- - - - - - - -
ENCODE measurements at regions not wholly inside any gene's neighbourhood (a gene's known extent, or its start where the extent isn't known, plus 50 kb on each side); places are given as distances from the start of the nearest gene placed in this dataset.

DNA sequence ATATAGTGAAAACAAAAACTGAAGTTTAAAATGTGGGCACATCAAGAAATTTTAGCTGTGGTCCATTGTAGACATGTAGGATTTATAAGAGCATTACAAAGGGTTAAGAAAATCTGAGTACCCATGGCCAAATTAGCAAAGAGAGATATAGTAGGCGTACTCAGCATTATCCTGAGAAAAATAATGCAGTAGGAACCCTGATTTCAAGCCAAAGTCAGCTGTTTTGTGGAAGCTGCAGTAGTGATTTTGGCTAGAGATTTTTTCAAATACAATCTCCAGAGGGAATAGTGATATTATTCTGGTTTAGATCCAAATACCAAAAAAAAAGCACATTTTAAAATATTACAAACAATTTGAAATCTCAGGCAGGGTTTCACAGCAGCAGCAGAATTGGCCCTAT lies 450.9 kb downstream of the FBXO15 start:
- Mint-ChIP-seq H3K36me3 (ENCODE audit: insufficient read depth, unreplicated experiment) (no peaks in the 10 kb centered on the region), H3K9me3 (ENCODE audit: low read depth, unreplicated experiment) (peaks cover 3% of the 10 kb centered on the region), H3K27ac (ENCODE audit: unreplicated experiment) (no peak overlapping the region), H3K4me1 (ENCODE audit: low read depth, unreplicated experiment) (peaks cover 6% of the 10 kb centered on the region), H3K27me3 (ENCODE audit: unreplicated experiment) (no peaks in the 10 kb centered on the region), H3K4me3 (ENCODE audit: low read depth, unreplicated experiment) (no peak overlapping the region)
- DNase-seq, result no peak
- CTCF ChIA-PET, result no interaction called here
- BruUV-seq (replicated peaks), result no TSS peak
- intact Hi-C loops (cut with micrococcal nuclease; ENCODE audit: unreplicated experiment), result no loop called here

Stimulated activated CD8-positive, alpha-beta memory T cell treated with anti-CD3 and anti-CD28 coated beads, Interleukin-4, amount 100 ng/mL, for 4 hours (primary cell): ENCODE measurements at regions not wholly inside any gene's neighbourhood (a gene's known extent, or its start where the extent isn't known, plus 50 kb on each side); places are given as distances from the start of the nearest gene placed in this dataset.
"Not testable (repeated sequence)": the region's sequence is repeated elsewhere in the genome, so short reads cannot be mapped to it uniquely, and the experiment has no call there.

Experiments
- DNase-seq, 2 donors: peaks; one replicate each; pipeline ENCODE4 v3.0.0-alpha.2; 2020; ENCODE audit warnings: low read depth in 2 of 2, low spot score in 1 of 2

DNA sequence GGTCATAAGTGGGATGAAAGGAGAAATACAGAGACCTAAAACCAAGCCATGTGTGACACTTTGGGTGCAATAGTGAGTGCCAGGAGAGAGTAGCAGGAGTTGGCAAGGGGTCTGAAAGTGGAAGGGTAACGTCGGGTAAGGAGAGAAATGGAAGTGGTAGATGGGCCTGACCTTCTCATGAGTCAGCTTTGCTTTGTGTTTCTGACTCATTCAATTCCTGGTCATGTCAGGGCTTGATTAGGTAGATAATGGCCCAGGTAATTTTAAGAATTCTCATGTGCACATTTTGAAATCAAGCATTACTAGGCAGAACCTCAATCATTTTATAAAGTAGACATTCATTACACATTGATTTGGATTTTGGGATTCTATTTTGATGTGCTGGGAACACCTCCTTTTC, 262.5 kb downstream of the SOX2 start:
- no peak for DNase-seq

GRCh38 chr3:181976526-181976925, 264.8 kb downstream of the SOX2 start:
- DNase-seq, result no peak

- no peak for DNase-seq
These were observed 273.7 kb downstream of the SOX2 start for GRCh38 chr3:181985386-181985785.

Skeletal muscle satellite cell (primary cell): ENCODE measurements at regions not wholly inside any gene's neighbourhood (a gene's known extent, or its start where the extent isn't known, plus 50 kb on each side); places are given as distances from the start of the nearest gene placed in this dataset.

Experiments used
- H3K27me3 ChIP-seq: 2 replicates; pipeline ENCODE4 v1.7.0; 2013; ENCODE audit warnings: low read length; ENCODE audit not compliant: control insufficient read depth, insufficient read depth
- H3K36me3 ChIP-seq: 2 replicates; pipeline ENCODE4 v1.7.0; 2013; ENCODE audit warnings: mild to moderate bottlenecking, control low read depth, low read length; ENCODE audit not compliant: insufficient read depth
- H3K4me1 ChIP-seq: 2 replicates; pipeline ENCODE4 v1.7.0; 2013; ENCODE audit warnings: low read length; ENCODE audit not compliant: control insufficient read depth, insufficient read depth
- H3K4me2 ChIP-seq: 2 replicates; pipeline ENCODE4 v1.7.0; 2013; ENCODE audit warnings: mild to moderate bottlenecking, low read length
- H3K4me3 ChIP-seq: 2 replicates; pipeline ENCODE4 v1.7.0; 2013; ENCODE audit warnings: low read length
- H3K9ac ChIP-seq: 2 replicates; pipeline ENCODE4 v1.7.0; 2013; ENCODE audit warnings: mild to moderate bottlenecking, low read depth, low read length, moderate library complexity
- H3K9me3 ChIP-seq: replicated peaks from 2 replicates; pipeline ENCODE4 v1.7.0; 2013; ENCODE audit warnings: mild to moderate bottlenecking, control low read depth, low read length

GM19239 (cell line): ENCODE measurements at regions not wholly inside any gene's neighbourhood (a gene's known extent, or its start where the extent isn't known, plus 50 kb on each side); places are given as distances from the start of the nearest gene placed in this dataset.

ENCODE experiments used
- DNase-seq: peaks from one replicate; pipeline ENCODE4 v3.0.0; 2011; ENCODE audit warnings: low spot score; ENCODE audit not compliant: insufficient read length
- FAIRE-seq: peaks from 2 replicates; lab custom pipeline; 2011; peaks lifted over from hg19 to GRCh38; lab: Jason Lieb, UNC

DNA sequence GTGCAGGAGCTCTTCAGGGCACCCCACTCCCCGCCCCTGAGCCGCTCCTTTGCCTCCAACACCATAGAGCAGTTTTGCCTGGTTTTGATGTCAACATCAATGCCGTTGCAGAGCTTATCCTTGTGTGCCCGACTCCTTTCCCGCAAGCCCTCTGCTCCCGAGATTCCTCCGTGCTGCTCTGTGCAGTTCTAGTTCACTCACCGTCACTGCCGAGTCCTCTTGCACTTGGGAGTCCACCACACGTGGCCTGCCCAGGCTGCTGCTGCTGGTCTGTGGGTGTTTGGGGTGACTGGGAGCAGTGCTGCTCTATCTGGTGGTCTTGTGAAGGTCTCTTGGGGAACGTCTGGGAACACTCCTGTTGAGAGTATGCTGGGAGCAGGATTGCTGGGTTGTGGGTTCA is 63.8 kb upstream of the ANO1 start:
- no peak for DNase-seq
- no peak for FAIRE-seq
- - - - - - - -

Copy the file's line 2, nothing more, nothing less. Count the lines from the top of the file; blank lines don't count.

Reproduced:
DNA sequence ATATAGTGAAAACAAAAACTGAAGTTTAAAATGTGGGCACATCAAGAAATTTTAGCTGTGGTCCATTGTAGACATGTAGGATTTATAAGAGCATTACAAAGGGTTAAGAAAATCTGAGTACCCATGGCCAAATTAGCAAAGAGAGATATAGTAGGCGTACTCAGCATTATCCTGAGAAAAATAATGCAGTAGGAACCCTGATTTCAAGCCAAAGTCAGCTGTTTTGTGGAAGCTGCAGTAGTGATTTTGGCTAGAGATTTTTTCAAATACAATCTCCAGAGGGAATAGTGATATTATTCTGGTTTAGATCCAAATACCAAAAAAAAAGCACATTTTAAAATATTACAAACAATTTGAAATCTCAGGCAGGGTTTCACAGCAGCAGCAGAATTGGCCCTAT lies 450.9 kb downstream of the FBXO15 start: